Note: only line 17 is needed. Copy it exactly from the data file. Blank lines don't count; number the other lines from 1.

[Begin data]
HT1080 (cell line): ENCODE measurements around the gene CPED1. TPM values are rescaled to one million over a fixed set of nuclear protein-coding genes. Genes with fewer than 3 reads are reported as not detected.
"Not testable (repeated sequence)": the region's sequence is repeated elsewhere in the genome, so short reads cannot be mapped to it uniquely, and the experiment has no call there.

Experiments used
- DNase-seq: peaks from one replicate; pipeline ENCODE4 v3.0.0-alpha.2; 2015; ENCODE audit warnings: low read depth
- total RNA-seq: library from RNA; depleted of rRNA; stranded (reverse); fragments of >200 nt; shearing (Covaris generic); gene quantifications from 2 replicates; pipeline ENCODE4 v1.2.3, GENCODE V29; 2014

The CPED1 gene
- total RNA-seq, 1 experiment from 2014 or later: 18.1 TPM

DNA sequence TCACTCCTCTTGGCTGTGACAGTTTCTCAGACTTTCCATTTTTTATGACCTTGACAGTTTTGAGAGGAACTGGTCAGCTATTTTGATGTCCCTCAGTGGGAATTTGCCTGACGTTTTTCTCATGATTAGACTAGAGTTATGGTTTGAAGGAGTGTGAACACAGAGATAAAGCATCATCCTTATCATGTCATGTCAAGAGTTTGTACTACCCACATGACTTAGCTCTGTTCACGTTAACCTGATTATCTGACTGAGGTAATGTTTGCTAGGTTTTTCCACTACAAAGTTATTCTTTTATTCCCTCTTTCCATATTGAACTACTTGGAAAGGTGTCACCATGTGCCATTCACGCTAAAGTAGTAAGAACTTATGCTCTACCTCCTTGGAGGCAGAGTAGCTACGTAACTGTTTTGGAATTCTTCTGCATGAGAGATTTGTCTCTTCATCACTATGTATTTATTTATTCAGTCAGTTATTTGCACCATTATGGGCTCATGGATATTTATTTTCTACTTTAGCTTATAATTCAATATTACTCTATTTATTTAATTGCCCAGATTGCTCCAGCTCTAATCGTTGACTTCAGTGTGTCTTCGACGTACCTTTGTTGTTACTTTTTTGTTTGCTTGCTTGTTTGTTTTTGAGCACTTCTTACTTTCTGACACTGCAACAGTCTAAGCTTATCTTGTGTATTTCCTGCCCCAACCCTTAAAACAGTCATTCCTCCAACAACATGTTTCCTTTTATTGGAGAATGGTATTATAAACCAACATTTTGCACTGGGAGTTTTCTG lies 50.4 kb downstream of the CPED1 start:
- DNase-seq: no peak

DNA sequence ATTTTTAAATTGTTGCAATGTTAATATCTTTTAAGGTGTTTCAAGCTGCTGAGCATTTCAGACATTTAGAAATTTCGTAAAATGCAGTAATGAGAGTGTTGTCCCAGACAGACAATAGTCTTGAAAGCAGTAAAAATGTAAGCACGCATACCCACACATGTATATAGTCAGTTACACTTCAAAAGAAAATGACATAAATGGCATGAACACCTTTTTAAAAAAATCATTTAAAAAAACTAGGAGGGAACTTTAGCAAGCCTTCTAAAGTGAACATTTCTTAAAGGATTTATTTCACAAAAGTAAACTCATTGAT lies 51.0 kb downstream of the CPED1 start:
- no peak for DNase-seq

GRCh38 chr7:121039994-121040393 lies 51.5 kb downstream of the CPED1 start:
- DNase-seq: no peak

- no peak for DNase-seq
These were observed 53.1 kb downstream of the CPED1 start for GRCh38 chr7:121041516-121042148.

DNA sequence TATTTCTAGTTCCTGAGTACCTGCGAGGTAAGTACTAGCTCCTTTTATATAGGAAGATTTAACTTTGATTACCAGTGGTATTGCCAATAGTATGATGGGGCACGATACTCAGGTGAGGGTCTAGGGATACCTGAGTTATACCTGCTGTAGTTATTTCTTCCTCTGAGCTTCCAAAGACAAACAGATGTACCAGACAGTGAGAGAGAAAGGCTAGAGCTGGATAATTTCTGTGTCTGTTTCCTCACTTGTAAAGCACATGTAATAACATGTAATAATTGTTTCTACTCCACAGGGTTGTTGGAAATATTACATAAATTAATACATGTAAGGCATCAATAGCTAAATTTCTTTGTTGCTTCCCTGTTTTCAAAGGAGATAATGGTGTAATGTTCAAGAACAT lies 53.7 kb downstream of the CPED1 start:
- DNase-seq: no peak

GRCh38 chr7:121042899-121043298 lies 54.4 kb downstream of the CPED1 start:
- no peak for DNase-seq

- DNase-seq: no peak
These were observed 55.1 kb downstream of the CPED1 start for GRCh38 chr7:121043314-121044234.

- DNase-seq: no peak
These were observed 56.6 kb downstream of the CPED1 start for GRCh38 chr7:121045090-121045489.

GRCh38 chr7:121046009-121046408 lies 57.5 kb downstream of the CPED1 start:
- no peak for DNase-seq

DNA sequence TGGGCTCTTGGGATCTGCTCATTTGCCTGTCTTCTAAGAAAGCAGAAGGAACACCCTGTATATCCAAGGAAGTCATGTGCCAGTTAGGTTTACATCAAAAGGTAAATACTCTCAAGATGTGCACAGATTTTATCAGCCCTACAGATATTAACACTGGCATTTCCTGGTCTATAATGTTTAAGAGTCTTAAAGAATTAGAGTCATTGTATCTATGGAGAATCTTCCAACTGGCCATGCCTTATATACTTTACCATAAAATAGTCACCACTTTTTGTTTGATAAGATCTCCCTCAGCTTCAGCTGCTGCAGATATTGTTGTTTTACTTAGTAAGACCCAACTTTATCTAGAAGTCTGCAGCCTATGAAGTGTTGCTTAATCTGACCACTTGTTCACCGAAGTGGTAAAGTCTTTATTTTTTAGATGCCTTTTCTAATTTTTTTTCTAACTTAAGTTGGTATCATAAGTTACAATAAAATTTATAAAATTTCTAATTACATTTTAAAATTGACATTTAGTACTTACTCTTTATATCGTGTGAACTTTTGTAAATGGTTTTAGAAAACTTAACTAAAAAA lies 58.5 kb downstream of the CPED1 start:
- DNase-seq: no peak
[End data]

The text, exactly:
- DNase-seq: no peak